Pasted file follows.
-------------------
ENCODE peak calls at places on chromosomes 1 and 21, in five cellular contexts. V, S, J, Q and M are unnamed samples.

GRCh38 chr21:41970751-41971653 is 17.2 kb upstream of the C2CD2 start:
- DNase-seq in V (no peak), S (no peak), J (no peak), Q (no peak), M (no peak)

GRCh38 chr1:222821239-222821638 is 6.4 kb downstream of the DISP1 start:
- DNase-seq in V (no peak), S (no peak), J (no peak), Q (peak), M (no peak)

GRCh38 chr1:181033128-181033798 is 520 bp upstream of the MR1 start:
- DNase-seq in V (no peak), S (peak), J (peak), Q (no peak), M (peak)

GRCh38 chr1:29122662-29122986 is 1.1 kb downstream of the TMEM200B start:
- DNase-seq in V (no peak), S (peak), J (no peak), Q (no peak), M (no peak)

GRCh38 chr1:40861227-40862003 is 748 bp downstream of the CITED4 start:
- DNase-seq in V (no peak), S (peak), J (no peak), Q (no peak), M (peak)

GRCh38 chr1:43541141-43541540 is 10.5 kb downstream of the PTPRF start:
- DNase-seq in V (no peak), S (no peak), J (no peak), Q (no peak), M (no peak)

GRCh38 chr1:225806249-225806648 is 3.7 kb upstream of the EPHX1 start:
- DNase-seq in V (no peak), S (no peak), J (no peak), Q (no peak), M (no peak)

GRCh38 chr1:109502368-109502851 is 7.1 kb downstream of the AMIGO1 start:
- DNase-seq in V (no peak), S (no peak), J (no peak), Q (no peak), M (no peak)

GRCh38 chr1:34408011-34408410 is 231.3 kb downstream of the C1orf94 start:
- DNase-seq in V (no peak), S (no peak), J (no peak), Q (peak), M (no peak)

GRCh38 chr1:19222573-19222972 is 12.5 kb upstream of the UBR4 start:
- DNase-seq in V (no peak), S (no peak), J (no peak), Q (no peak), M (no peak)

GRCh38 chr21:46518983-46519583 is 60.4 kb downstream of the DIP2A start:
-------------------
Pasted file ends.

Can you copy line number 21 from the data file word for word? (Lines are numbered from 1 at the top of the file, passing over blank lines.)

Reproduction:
- DNase-seq in V (no peak), S (no peak), J (no peak), Q (no peak), M (no peak)